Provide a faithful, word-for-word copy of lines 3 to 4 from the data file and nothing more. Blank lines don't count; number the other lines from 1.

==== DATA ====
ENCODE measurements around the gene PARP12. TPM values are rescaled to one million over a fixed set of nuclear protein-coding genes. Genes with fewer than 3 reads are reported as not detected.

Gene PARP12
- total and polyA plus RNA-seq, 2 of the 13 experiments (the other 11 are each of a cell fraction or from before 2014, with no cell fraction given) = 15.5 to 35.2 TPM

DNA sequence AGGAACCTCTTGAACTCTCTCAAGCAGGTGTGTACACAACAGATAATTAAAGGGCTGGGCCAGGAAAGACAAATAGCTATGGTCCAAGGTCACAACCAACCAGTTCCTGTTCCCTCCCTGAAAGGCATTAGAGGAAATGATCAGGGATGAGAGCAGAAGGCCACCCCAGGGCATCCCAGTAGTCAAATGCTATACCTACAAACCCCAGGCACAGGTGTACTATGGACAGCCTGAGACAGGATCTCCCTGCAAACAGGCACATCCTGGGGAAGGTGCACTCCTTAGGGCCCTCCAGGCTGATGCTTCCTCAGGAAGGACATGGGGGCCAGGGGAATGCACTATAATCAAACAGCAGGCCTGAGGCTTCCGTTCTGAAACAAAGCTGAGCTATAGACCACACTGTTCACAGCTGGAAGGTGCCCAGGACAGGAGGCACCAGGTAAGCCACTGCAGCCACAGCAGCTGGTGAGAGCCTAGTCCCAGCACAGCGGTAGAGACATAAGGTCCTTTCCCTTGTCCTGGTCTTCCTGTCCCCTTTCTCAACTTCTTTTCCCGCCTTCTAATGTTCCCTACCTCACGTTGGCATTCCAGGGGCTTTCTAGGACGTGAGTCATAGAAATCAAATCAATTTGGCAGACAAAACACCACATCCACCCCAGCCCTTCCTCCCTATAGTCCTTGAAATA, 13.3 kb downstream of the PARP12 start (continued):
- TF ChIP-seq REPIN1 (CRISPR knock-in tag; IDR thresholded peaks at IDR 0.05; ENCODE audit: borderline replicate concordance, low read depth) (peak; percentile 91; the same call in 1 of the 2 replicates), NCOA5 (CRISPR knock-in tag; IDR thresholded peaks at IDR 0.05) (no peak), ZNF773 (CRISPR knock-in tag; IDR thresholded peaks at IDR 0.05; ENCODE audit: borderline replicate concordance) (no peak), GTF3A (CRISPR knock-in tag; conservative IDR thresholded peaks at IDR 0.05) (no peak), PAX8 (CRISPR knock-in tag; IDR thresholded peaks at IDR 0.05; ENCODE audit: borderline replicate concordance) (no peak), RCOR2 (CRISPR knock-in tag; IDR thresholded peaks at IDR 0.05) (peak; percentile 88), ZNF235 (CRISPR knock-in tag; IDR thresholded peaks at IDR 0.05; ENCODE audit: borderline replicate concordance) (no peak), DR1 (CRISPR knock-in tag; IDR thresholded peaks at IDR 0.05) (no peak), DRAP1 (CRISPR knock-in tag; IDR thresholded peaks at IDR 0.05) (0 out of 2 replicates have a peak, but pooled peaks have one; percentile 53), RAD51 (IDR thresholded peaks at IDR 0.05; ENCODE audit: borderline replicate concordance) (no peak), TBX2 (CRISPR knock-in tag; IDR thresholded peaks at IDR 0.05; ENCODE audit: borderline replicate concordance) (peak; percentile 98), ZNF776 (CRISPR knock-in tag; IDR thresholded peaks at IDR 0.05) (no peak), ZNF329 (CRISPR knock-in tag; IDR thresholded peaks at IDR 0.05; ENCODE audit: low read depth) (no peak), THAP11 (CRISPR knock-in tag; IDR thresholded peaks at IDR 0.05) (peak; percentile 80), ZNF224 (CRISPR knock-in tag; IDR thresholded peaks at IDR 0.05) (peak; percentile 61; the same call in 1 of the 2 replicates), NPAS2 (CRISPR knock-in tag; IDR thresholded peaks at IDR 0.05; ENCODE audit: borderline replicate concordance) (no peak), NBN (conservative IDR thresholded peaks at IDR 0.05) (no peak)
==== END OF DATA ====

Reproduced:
- total and polyA plus RNA-seq, 2 of the 13 experiments (the other 11 are each of a cell fraction or from before 2014, with no cell fraction given) = 15.5 to 35.2 TPM

DNA sequence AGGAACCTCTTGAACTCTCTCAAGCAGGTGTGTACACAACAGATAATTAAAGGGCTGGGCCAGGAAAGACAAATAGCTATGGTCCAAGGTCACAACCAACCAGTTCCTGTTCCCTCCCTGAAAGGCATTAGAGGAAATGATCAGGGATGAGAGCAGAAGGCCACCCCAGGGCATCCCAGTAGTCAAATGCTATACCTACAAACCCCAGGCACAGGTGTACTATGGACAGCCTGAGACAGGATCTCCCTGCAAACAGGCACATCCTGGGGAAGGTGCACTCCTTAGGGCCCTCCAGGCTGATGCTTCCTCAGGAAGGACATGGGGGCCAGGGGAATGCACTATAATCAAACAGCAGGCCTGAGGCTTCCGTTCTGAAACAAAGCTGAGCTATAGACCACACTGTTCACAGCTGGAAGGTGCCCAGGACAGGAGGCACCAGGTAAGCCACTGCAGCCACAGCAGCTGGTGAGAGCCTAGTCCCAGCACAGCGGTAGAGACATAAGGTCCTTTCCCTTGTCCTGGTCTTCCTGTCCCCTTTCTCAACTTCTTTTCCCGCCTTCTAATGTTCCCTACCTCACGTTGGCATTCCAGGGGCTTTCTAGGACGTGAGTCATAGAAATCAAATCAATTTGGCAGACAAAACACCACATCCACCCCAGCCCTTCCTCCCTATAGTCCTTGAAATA, 13.3 kb downstream of the PARP12 start (continued):